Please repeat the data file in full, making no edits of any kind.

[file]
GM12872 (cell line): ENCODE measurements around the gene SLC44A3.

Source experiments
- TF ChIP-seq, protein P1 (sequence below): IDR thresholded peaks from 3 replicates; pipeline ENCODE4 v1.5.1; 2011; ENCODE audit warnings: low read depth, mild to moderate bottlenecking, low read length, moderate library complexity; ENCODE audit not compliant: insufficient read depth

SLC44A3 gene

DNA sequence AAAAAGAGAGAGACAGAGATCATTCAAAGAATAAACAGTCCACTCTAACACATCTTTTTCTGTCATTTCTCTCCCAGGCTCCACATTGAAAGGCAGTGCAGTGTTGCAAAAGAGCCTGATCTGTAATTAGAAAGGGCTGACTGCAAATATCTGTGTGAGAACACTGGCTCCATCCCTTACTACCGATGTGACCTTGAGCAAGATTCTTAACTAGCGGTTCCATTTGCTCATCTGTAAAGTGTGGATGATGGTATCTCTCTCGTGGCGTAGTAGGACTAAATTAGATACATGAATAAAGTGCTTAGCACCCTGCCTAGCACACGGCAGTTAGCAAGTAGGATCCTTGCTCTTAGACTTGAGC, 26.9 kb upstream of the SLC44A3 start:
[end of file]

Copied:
GM12872 (cell line): ENCODE measurements around the gene SLC44A3.

Source experiments
- TF ChIP-seq, protein P1 (sequence below): IDR thresholded peaks from 3 replicates; pipeline ENCODE4 v1.5.1; 2011; ENCODE audit warnings: low read depth, mild to moderate bottlenecking, low read length, moderate library complexity; ENCODE audit not compliant: insufficient read depth

SLC44A3 gene

DNA sequence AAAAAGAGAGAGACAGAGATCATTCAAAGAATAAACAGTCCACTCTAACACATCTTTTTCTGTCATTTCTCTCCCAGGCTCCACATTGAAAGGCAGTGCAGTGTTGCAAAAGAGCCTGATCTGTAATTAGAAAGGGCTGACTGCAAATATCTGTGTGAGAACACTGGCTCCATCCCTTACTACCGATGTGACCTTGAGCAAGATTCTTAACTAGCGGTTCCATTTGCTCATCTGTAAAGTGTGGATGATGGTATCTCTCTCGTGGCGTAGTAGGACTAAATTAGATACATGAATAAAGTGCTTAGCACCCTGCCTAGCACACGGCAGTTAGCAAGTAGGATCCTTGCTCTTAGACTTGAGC, 26.9 kb upstream of the SLC44A3 start: